Even though the stone itself is more than 500 million years old, tanzanite was only first discovered in 1967 by a prospector named Manuel d’Sousa. The discovery was somewhat of a serendipitous accident as he was looking for sapphires in northeastern Tanzania when he made the discovery. While d’Sousa’s discovery is the first on record, as legend has it, Maasai herders in the region were actually the first to discover the stone when a bolt of lightning set the grasslands on fire. When the herders returned to their land with their livestock, blue tanzanite stones were all over the ground that had been impacted by the fire. In Tanzania, women who have just given birth wear blue tanzanite beads to symbolize and envision a healthy life for their newborns – a custom that has existed for generations. Known for its link to spirituality, the stone is known to activate a number of chakras that link the mind with the heart – making it a communication stone that allows people to speak the truth.


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Tanzanite is also known to help treat and heal the skin

Some say it has contributed to awakening people from comas – giving it a reputation for healing properties. In Ireland, the stone is said to have played a role with ancient Celtic tribes. It is believed that Celtic tribal chiefs would use the stone as part of the selection process to determine the next set of tribal leaders because tanzanite was believed to bring the revelations of the gods. In modern times, tanzanite was only recently added as an alternative birthstone for the month of December by the American Gem Trade Association. This was the first change to their birthstone list in 90 years. Today, tanzanite is one of the most popular gemstones on the market and is considered the most desired gem. Since it is much more affordable than any of "the big four", it is often used as a substitute. Perhaps the most interesting fact about the gemstone is that it was formally named by Tiffany & Co. after the country where it was first discovered – Tanzania.  The Smithsonian museum features two of the largest and most famous tanzanite gemstones mined to date – a 122.7 carat stone and a very rare 18.2 carat cat’s eye tanzanite.


We hope you've enjoyed learning about the background of the tanzanite gemstone.

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Aquamarine Gemstones: Water of the Sea

The name "Aquamarine" is derived from the Latin word for seawater. While aquamarines range in colour, value has always been placed on the more blue varieties of this gorgeous gemstone. The birthstone for the month of March, Aquamarine is on our list of favourite stones - not only for it's beauty, but also for it's affordability.

While there are many myths associated with Aquamarine, we think the Roman belief that the stone "absorbs the atmosphere of young love" is quite the nicest we've come across! The Roman's also called aquamarine "The Sailor's Gem", believing that it ensured safe and prosperous passage across stormy seas. At one time, it was believed that simply wearing an aquamarine gemstone would protect the wearer from poison. The ancient philosopher, Pliny, paid tribute to aquamarine, saying "the lovely aquamarine, which seems to have come from some mermaid's treasure house, in the depths of a summer sea, has charms not to be denied".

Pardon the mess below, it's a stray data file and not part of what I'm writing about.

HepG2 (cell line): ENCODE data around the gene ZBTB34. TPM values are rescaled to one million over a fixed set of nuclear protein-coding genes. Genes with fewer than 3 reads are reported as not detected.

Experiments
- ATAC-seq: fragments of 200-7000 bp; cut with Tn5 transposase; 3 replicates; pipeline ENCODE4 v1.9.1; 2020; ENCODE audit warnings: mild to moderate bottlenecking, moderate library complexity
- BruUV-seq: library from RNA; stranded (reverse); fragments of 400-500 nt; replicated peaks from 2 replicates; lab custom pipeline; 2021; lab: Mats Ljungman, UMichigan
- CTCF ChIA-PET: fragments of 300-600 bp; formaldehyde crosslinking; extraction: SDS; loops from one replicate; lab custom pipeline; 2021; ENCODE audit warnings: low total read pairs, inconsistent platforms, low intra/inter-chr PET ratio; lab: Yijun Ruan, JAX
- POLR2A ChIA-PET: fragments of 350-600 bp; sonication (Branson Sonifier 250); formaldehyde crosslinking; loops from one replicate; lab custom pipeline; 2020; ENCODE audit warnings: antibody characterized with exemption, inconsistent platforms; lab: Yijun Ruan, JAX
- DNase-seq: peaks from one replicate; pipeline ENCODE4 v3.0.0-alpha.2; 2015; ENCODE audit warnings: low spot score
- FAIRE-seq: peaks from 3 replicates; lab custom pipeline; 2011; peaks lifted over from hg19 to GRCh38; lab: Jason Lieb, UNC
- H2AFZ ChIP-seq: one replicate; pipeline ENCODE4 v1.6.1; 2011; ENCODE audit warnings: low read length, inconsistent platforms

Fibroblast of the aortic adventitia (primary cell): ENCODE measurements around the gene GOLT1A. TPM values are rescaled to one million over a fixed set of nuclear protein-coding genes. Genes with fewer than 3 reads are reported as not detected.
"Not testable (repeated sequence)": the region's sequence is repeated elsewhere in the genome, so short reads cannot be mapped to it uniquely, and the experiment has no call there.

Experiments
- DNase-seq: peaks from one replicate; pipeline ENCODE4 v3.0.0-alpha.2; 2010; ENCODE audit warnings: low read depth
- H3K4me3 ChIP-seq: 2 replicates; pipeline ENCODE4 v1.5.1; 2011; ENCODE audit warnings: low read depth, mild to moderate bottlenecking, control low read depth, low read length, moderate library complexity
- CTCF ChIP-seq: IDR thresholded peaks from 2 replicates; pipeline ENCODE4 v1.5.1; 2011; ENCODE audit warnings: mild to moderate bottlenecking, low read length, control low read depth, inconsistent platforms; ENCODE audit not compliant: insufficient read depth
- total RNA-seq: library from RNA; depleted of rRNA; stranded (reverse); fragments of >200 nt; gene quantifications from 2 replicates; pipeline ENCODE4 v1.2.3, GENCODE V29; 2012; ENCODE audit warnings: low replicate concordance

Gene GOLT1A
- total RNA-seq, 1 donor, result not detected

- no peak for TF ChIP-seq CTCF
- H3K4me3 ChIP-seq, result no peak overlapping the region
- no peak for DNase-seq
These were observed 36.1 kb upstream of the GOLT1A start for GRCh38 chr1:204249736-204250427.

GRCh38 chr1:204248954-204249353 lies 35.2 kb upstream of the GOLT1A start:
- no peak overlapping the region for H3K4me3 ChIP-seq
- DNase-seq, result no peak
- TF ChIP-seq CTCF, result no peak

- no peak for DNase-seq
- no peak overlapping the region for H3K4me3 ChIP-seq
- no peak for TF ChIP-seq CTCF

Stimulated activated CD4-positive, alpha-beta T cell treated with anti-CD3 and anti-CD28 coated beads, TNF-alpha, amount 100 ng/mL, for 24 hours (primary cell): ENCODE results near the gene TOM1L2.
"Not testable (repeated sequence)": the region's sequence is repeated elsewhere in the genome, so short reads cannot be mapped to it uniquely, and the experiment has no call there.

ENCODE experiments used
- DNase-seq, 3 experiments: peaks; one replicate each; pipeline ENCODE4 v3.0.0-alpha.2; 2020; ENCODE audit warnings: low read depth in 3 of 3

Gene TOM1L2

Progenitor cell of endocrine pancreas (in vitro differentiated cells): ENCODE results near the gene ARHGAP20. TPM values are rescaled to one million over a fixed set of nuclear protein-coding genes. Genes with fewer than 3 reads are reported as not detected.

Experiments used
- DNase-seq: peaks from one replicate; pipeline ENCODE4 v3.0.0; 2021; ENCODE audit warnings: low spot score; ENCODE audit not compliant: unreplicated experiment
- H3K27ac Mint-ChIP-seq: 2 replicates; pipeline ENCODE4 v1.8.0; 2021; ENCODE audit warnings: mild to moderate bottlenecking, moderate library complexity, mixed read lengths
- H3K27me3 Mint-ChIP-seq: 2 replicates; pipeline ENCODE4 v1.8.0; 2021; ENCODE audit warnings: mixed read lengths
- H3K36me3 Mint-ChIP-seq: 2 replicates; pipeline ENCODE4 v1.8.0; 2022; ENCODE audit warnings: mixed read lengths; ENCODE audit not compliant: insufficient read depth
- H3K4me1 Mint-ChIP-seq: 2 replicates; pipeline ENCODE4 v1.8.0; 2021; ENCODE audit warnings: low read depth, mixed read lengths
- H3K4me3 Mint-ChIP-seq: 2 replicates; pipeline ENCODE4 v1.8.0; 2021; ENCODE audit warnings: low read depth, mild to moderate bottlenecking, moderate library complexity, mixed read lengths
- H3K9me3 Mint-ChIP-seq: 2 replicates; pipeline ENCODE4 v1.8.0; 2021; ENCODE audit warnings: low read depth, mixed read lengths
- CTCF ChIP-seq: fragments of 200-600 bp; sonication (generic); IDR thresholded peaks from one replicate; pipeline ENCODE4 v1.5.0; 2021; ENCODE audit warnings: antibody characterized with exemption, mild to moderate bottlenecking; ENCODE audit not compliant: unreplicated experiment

Perhaps the most valuable claim (in our opinion) is that aquamarine gives the wearer a better ability to think more clearly, to make quick decisions and is a "must wear" gemstone for procrastinators! Aquamarine is actually beryl, ranging from pale blue to light green. The iron content is what makes aquamarine appear blue/green. Commonly found in cavities, amongst granite, gravel and sometimes in stream gravel, aquamarine crystals can grow to very large sizes. Up to 3 feet is not uncommon!

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The most common cut for an aquamarine is the emerald cut, although aquamarines are lovely in oval or pear cuts as well. The stone is extremely durable, rating between 7.5 to 8 on the hardness scale. If you have aquamarine, the best way to clean it is with plain, warm soapy water. Be sure to use a mild liquid soap and an old, very soft toothbrush. Brush very gently and be sure to rinse the stone well with plain water. Avoid "thermal shock" - don't use hot water. As with any gemstone, avoid contact with cosmetics, hairspray, perfume or household chemicals. If someone you know (or perhaps yourself) has a birthday in March, give them a beautiful genuine aquamarine gemstone...

Aquamarine Gemstone - Square Cut - 3.30 Carats 15% Off 'til March 31st - $29.66